7. Other people are merely mirrors of you. You cannot love or hate something about another person unless it reflects to you something you love or hate about yourself.  (Hmmm. It is true that we have a common humanity, and we learn a ton just by observing human behavior.  And people do mirror our character back to us.)

8. What you make of your life is up to you. You have all the tools and resources you need. What you do with them is up to you. The choice is yours. (Perhaps.  But God directs our steps.  He is supremely in control, but will graciously lend you his tools.)

9. Your answers lie within you. The answers to life’s questions lie within you. All you need to do is look, listen, and trust. (Actually, the Bible is pretty comprehensive in this capacity. Read it to be wise; trust it to be sure.)

10. You will forget all this. (Unfortunately, this is all too true.)

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The Toughness of Prayer

  “Pray as you can, not as you cannot.”

-Dom John Chapman

This is a Reprinted Article.

 by Dom John Chapman

Every so often I find something so sublime and so wonderful that all I want to do is make it available to a whole other audience.  This is so rewarding for me, to introduce to you an author and believer who has something to say.  However, I must tell you that you need to watch the cadence of what you read, be slow at first and then push forward.  Remember that there are lots of echoes, but “few voices in the wilderness.”  Anticipate a blessing.  I don’t know much about Mr. Chapman but I feel like I know him.  In eternity, I plan to seek him out and talk. 

—And then I plan to thank him profusely. Bryan

——————-

Prayer, in the sense of union with God, is the most crucifying thing there is. One must do it for God’s sake; but one will not get any satisfaction out of it, in the sense of feeling “I am good at prayer. I have an infallible method.”

That would be disastrous, since what we want to learn is precisely our own weakness, powerlessness, unworthiness. Nor ought one to expect “a sense of the reality of the supernatural” of which I speak. And one should wish for no prayer, except precisely the prayer that God gives us — probably very distracted and unsatisfactory in every way.

On the other hand, the only way to pray is to pray; and the way to pray well is to pray much. If one has no time for this, then one must at least pray regularly. But the less one prays, the worse it goes. And if circumstances do not permit even regularity, then one must put up with the fact that when one does try to pray, one can’t pray — and our prayer will probably consist of telling this to God.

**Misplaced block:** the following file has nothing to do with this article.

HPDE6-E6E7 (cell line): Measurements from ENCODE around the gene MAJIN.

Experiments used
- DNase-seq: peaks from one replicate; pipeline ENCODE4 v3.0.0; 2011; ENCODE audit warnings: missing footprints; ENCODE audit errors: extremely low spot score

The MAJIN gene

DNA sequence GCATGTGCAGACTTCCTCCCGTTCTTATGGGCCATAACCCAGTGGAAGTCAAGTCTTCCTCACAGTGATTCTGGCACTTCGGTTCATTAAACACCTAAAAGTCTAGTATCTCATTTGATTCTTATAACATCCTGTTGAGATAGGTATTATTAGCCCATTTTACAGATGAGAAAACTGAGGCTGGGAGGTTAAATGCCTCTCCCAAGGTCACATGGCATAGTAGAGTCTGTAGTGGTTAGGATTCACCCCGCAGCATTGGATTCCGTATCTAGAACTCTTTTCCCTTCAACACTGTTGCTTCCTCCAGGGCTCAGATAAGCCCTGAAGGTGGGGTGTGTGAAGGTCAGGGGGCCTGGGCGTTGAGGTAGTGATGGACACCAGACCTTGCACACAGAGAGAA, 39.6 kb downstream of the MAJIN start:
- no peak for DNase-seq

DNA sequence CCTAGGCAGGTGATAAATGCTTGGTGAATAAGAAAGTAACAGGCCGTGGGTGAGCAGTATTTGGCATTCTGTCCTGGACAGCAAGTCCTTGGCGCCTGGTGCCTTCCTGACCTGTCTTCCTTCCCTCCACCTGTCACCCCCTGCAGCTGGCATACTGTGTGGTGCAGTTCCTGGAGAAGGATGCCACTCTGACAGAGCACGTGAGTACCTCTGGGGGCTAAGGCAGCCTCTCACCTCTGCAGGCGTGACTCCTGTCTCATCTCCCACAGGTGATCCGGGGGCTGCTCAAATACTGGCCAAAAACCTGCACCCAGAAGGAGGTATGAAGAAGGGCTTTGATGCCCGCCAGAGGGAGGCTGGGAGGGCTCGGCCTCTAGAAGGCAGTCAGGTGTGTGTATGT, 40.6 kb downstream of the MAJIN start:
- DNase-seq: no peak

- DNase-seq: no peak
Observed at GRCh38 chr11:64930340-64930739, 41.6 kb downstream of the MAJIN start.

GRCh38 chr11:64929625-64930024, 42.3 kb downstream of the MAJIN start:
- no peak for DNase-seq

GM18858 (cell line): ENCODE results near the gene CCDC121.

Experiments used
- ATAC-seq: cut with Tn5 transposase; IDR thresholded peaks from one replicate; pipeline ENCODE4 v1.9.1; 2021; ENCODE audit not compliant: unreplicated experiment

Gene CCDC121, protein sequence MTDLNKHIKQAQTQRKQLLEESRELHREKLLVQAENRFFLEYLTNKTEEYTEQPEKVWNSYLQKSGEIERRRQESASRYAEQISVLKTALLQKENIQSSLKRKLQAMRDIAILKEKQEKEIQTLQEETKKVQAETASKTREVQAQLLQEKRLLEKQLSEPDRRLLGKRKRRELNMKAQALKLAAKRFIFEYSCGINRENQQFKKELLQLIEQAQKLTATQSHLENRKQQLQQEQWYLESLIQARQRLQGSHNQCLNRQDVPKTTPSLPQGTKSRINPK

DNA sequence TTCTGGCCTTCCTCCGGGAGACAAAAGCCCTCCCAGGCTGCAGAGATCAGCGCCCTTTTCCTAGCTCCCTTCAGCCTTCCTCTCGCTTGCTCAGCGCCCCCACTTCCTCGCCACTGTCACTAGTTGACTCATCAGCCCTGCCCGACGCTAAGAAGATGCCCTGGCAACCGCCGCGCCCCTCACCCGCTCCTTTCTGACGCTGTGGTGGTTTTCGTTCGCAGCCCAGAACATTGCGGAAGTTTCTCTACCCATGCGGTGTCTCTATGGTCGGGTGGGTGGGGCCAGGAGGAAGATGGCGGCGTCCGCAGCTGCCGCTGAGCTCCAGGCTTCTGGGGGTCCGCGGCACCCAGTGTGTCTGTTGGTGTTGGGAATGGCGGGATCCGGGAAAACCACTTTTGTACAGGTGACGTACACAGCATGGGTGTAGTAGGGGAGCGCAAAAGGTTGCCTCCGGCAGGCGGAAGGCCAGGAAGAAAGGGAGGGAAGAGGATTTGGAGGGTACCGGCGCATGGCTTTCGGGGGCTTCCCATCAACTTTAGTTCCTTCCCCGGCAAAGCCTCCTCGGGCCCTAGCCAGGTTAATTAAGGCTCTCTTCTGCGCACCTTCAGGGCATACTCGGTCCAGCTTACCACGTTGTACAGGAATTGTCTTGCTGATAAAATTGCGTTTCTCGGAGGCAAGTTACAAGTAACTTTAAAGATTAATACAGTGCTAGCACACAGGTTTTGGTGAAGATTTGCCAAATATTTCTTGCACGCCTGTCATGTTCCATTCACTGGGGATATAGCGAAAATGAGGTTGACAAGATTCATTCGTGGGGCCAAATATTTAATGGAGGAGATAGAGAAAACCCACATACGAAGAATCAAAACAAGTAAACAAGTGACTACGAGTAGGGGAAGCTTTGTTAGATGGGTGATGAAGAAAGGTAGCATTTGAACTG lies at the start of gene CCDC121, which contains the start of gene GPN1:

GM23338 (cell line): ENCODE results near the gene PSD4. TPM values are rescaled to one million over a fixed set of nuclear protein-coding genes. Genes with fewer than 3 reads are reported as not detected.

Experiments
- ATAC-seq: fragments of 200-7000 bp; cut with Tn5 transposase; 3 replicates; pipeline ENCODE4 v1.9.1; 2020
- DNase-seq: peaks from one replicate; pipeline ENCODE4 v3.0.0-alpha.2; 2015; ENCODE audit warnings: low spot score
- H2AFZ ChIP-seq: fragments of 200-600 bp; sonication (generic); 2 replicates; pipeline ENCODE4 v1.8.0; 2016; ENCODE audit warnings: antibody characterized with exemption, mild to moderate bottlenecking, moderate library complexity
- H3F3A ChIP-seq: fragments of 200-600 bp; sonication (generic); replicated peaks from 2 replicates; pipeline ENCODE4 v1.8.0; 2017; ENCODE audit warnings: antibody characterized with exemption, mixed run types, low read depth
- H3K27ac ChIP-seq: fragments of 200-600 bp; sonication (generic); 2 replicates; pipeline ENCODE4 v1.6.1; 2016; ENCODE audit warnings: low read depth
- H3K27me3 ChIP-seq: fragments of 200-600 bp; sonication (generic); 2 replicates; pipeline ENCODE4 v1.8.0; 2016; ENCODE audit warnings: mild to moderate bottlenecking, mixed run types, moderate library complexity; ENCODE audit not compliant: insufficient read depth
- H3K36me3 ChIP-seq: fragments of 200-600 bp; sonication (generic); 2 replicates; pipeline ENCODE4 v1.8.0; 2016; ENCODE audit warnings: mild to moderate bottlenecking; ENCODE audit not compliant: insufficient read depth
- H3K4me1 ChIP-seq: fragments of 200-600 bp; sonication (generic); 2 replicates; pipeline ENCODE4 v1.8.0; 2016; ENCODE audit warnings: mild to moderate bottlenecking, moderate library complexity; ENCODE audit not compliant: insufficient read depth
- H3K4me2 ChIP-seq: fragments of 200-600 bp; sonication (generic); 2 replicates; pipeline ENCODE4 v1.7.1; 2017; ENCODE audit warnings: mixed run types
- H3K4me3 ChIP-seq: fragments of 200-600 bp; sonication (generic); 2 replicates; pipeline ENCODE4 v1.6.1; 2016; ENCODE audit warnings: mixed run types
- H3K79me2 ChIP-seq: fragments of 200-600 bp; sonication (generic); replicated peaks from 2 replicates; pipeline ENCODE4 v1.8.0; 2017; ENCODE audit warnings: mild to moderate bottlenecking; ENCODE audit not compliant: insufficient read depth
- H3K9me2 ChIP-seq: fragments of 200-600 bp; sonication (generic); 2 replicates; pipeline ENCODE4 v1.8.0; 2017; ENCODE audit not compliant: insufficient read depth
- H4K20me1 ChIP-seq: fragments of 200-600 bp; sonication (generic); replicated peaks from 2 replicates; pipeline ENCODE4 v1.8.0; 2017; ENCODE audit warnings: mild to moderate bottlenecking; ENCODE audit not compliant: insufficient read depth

As to beginning afresh, or where you left off, I don’t think you have any choice. You simply have to begin wherever you find yourself. Make any acts you want to make and feel you ought to make, but do not force yourself into feelings of any kind.

You say very naturally that you do not know what to do if you have a quarter of an hour alone in church. Yes, I suspect the only thing to do is to shut out the church and everything else, and just give yourself to God and beg Him to have mercy on you, and offer Him all your distractions.”

———————-

Source athttp://www.unionlife.com/Struggle.html

Background at—http://en.wikipedia.org/wiki/John_Chapman_(priest)


Taken from The Spiritual Letters of Dom John Chapman, osb.
© Copyright 1938 Sheed and Ward, London, England.
This reprint appeared in the Jan/Feb ‘97 issue of Union Life Magazine.

The Things We Must Learn

I’ve learned that you cannot make someone love you. All you can do is be someone that can be loved. The rest is up to them.

I’ve learned that no matter how much I care, some people just don’t care back.

I’ve learned that it takes years to build up trust, and only seconds to destroy it.

I’ve learned that it’s not what you have in your life, but who you have in your life that counts.

I’ve learned that you shouldn’t compare yourself to the best others can do.

I’ve learned that you can do some thing in an instant that will give you heartache for life.

I’ve learned that it’s taking me a long time to become the person I want to be.

I’ve learned that you should always leave loved ones with loving words. It may be the last time you see them.

I’ve learned that you can keep going long after you can’t.

I’ve learned that we are responsible for what we do, no matter how we feel. That either you control your attitude or it controls you.

I’ve learned that heroes are the people who do what has to be done regardless of the consequences.

I’ve learned that money is a lousy way to keep score.

I’ve learned that my best friend and I can do anything or nothing and have the best time.

I’ve learned that just because someone doesn’t love you the way you want them to doesn’t mean they don’t love you with all they have.

I’ve learned that maturity has more to do with what types of experiences you’ve had and what you’ve from them and less to do with how many birthdays you’ve celebrated.

I’ve learned that you should never tell a child their dreams are unlikely or outlandish. Few things are more humiliating, and what a tragedy it would be if they believed it.

I’ve learned that no matter good a friend is, they’re going to hurt you every once in a while and you must forgive them for that.

I’ve learned that no matter how bad your heart is broken the world doesn’t stop for your grief.

I’ve learned that our background and circumstances may have influenced who we are, but we are responsible for who we become.

I’ve learned that even when you think you have no more to give, when a friend cries out to you, you will find the strength to help.